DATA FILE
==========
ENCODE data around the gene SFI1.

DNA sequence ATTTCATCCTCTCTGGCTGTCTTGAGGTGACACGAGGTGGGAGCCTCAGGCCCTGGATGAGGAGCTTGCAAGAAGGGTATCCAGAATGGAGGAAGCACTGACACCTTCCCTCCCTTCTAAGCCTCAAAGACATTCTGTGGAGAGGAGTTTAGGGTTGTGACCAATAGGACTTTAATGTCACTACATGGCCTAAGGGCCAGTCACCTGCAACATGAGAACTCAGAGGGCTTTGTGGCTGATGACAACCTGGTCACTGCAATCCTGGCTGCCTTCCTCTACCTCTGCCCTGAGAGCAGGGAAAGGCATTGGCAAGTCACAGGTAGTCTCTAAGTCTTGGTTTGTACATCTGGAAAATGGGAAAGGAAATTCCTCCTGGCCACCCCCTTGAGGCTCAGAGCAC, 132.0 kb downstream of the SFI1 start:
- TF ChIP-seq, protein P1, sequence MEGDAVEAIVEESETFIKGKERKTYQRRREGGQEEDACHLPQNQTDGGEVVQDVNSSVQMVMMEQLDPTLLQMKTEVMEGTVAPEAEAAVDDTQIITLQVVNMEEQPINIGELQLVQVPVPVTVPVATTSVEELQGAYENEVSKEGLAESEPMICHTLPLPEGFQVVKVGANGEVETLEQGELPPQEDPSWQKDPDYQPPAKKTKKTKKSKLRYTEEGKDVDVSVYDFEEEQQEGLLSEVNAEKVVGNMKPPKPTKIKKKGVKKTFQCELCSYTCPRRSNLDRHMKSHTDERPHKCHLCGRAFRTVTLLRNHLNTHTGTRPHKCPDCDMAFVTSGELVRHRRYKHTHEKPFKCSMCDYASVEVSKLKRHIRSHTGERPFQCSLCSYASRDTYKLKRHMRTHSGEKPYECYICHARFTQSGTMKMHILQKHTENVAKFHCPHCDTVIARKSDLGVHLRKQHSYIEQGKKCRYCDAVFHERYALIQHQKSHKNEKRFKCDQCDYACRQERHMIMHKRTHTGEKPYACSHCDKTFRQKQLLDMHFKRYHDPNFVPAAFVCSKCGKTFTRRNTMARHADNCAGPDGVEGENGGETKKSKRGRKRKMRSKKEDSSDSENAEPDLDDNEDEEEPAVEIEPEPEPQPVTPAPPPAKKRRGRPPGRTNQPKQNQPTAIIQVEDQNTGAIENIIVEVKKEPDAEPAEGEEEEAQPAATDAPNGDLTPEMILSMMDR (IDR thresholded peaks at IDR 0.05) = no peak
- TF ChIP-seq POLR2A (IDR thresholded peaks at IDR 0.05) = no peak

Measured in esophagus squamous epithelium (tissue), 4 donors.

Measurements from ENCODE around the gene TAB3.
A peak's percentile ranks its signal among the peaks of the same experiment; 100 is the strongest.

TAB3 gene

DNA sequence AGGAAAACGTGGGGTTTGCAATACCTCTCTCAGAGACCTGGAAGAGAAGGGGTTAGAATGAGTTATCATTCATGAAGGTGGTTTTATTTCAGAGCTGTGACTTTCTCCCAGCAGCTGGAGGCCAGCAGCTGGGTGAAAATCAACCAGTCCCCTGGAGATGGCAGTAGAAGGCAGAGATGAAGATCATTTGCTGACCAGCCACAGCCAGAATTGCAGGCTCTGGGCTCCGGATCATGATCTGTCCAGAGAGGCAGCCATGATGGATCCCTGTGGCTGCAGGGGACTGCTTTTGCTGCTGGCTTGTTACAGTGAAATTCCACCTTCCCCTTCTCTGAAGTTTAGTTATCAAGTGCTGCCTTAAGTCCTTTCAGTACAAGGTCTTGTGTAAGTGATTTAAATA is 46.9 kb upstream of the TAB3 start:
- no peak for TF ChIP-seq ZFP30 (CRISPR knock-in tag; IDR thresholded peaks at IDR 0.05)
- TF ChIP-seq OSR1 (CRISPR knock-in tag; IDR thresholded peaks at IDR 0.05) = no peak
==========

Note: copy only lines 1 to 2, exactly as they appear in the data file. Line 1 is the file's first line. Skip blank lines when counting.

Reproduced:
ENCODE data around the gene SFI1.

DNA sequence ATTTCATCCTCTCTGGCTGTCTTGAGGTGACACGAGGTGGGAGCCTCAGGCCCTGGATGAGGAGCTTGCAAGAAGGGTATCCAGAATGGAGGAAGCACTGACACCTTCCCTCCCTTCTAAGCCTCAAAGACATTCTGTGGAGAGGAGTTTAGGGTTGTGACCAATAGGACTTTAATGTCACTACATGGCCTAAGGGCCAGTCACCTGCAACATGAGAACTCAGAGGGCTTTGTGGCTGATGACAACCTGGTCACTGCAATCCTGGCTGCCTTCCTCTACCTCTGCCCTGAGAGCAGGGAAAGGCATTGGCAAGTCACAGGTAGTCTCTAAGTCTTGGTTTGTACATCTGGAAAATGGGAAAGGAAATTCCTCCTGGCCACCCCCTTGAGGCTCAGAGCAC, 132.0 kb downstream of the SFI1 start: